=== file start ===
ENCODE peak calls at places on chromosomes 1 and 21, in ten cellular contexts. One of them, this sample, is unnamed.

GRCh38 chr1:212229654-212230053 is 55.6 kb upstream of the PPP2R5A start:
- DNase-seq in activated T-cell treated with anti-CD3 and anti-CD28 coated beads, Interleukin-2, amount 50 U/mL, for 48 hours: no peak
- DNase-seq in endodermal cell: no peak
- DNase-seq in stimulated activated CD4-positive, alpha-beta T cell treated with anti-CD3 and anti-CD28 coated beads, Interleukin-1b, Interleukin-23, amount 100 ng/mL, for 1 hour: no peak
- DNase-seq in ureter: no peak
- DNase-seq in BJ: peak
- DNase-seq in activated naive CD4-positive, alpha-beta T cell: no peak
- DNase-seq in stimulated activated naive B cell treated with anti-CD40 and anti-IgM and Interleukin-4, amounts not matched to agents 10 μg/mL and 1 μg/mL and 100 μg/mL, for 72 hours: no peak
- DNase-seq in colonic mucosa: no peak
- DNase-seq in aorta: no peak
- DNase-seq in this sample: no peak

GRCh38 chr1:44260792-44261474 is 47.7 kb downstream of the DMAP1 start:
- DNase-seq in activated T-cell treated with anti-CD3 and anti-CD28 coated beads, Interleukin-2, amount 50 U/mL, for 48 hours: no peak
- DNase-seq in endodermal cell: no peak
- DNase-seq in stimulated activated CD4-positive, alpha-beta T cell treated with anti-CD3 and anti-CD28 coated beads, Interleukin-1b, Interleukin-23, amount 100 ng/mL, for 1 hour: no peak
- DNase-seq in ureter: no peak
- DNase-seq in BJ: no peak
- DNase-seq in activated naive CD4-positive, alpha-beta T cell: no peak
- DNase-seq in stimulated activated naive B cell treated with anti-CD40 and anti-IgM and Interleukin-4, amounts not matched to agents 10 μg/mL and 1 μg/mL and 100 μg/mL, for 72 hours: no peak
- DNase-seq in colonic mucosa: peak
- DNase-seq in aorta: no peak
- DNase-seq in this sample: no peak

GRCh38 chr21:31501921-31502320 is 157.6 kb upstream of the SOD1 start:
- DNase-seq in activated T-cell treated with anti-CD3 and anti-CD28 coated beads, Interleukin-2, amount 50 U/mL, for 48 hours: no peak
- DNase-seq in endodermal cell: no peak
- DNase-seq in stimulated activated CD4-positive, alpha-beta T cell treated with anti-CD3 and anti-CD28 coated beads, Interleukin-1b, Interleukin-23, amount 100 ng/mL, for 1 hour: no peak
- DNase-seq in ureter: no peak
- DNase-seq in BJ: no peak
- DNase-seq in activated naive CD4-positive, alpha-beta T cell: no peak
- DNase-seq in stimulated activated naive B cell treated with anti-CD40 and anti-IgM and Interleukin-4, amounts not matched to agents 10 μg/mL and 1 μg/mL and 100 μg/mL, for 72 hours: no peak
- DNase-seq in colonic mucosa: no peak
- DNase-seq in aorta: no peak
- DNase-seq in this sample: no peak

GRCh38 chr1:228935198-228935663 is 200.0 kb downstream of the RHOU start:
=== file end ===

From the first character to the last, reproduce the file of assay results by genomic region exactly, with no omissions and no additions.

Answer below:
ENCODE peak calls at places on chromosomes 1 and 21, in ten cellular contexts. One of them, this sample, is unnamed.

GRCh38 chr1:212229654-212230053 is 55.6 kb upstream of the PPP2R5A start:
- DNase-seq in activated T-cell treated with anti-CD3 and anti-CD28 coated beads, Interleukin-2, amount 50 U/mL, for 48 hours: no peak
- DNase-seq in endodermal cell: no peak
- DNase-seq in stimulated activated CD4-positive, alpha-beta T cell treated with anti-CD3 and anti-CD28 coated beads, Interleukin-1b, Interleukin-23, amount 100 ng/mL, for 1 hour: no peak
- DNase-seq in ureter: no peak
- DNase-seq in BJ: peak
- DNase-seq in activated naive CD4-positive, alpha-beta T cell: no peak
- DNase-seq in stimulated activated naive B cell treated with anti-CD40 and anti-IgM and Interleukin-4, amounts not matched to agents 10 μg/mL and 1 μg/mL and 100 μg/mL, for 72 hours: no peak
- DNase-seq in colonic mucosa: no peak
- DNase-seq in aorta: no peak
- DNase-seq in this sample: no peak

GRCh38 chr1:44260792-44261474 is 47.7 kb downstream of the DMAP1 start:
- DNase-seq in activated T-cell treated with anti-CD3 and anti-CD28 coated beads, Interleukin-2, amount 50 U/mL, for 48 hours: no peak
- DNase-seq in endodermal cell: no peak
- DNase-seq in stimulated activated CD4-positive, alpha-beta T cell treated with anti-CD3 and anti-CD28 coated beads, Interleukin-1b, Interleukin-23, amount 100 ng/mL, for 1 hour: no peak
- DNase-seq in ureter: no peak
- DNase-seq in BJ: no peak
- DNase-seq in activated naive CD4-positive, alpha-beta T cell: no peak
- DNase-seq in stimulated activated naive B cell treated with anti-CD40 and anti-IgM and Interleukin-4, amounts not matched to agents 10 μg/mL and 1 μg/mL and 100 μg/mL, for 72 hours: no peak
- DNase-seq in colonic mucosa: peak
- DNase-seq in aorta: no peak
- DNase-seq in this sample: no peak

GRCh38 chr21:31501921-31502320 is 157.6 kb upstream of the SOD1 start:
- DNase-seq in activated T-cell treated with anti-CD3 and anti-CD28 coated beads, Interleukin-2, amount 50 U/mL, for 48 hours: no peak
- DNase-seq in endodermal cell: no peak
- DNase-seq in stimulated activated CD4-positive, alpha-beta T cell treated with anti-CD3 and anti-CD28 coated beads, Interleukin-1b, Interleukin-23, amount 100 ng/mL, for 1 hour: no peak
- DNase-seq in ureter: no peak
- DNase-seq in BJ: no peak
- DNase-seq in activated naive CD4-positive, alpha-beta T cell: no peak
- DNase-seq in stimulated activated naive B cell treated with anti-CD40 and anti-IgM and Interleukin-4, amounts not matched to agents 10 μg/mL and 1 μg/mL and 100 μg/mL, for 72 hours: no peak
- DNase-seq in colonic mucosa: no peak
- DNase-seq in aorta: no peak
- DNase-seq in this sample: no peak

GRCh38 chr1:228935198-228935663 is 200.0 kb downstream of the RHOU start: